Those involved in Matsushita Electric Housewares Manufacturing Works
(Back row from left, Konosuke Matsushita, Toshio Iue, Mumeno Matsushita).
Production started with a staff of three
Panasonic starts with a desire to create things of value. As hard work and dedication result in one innovative product after another, the fledgling company takes its first steps towards becoming the electronics giant of today.
The company that was to become Panasonic was started on March 7,1918, when Konosuke Matsushita moved from his tiny dwelling to a larger two-story house, and set up Matsushita Electric Housewares Manufacturing Works. The staff consisted of three people: the 23-year-old Matsushita, 22-year-old Mumeno and her brother Toshio lue, then just 15.
They converted the three rooms on the ground floor into a workshop, and installed two hand-operated presses for molding insulation. Although production started with fan insulator plates, Matsushita was convinced that there was a huge untapped market for convenient, high quality household electrical fixtures. He stayed up late at night refining his designs, ultimately choosing to manufacture two new products-an attachment plug and a two-way socket. They proved popular as they were of higher quality than other products on the market, and were 30% to 50% cheaper. By the end of 1918, the company employed 20 people.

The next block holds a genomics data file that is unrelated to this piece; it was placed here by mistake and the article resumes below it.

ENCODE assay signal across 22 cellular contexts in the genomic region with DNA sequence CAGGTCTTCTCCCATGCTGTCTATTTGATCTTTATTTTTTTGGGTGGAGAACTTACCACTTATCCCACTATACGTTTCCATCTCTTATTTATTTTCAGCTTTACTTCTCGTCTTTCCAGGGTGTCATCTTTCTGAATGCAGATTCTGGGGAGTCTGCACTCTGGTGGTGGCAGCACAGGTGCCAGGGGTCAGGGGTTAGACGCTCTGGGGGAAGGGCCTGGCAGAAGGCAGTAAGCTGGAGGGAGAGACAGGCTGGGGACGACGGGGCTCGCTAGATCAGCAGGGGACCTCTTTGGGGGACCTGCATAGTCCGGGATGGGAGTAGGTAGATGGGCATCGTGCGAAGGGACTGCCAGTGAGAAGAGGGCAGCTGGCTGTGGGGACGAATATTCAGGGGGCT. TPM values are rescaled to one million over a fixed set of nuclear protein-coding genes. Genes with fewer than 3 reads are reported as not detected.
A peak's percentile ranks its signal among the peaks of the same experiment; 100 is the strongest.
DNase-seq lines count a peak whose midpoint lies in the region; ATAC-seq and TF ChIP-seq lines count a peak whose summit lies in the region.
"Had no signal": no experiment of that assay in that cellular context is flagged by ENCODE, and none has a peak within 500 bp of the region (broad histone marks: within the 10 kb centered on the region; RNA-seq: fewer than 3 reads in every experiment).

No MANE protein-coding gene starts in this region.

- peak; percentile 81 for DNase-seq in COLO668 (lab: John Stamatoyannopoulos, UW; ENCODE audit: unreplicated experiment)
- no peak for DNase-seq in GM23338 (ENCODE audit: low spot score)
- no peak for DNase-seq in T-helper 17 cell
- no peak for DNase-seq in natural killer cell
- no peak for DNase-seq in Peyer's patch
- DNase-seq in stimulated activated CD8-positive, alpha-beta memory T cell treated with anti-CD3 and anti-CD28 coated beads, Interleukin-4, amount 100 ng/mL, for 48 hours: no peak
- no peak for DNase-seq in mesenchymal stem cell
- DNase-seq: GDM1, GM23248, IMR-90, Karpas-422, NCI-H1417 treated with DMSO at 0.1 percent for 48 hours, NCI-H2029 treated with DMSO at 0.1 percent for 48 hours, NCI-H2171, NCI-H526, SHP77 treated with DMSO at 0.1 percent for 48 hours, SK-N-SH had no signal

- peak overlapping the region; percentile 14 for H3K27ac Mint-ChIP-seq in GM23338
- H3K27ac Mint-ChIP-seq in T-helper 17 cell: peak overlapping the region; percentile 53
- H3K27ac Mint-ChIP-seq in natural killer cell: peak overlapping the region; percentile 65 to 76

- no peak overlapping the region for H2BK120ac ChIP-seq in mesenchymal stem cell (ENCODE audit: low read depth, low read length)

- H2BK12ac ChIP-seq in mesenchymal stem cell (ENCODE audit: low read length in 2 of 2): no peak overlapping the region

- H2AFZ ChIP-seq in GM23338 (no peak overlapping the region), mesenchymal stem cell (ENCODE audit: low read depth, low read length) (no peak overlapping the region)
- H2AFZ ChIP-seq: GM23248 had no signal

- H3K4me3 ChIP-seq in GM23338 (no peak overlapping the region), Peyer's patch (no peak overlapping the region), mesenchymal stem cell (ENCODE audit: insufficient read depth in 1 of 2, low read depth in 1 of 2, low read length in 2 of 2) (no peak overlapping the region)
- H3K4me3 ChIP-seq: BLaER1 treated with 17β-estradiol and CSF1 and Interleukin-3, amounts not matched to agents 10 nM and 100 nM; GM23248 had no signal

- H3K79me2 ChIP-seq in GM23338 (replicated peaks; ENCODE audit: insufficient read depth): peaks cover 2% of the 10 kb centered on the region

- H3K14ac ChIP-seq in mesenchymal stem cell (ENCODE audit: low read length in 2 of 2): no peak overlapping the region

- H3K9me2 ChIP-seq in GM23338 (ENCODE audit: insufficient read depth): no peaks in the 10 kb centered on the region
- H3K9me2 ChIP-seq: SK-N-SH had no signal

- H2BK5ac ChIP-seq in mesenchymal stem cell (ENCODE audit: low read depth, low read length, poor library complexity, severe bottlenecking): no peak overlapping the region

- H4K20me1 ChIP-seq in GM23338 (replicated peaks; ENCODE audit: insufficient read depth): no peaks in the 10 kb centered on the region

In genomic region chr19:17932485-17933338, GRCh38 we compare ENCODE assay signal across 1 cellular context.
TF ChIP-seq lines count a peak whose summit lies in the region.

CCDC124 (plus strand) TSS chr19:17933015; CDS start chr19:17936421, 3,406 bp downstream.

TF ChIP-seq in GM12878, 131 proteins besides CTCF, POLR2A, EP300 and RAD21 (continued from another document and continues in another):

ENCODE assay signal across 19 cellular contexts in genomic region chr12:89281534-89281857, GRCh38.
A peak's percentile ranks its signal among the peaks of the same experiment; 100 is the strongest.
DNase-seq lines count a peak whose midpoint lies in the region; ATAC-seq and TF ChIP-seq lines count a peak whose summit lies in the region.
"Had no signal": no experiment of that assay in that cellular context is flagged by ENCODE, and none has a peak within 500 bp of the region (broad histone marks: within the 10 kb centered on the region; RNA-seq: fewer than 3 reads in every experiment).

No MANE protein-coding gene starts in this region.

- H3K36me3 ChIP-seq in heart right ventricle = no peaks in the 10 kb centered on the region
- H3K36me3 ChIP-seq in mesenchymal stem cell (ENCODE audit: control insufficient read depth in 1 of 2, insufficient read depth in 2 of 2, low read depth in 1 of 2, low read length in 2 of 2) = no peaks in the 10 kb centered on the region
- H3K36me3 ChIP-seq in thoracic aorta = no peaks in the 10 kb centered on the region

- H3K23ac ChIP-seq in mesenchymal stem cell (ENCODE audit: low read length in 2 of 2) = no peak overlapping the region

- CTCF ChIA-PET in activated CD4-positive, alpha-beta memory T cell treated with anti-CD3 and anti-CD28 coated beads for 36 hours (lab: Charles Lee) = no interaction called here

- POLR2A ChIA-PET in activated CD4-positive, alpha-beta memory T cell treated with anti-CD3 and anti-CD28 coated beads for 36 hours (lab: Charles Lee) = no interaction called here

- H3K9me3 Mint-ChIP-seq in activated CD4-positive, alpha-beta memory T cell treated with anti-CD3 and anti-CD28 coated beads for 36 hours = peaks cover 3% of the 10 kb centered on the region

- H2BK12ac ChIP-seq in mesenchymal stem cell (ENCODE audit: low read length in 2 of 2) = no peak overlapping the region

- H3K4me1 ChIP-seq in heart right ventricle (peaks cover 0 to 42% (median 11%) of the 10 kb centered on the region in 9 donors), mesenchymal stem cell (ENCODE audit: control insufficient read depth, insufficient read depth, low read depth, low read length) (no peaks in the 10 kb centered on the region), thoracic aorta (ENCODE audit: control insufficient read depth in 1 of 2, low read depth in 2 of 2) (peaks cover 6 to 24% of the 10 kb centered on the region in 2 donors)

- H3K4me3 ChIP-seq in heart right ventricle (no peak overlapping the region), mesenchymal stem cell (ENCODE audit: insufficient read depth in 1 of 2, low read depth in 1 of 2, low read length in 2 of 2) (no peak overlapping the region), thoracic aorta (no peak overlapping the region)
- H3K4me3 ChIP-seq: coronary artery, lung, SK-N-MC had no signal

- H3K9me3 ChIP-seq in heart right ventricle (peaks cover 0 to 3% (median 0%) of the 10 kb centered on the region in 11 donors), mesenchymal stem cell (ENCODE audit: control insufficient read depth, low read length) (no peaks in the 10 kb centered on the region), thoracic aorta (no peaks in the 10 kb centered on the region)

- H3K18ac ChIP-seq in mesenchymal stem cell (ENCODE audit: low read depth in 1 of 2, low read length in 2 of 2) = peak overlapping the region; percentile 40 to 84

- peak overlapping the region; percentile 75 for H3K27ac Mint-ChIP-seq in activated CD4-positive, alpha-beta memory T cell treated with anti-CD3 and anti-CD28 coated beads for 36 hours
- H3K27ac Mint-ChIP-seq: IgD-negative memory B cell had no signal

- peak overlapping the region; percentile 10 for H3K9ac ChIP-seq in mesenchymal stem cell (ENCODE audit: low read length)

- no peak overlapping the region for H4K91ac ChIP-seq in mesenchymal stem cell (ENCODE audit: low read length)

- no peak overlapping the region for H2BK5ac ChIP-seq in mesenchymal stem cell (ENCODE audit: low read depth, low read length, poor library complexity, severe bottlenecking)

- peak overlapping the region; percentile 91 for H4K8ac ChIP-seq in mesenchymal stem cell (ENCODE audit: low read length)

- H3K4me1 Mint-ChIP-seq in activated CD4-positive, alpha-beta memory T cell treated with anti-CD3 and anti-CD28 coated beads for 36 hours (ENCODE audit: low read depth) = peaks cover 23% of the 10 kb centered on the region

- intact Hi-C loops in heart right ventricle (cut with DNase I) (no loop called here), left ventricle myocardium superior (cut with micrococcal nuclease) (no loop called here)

The fixtures were initially sold through a single wholesale outlet, but this arrangement broke down when sales fell due to heavy price cutting by other manufacturers. However, as Matsushita began dealing directly with other wholesalers, sales grew and the company found itself on firm footing.
Two story house where Matsushita started producing attachment plugs.
Two-way socket and attachment plug.
Innovative Product: Improved Attachment Plug
An improved attachment plug was the very first product manufactured and put on the market upon the establishment of Matsushita Electric in 1918.
The plug was made from a resin, and the design was quite new and unique in those days. Ideas, such as recycling the metal screw-in sections of used light bulbs, were put into practice to facilitate the production of high precision products.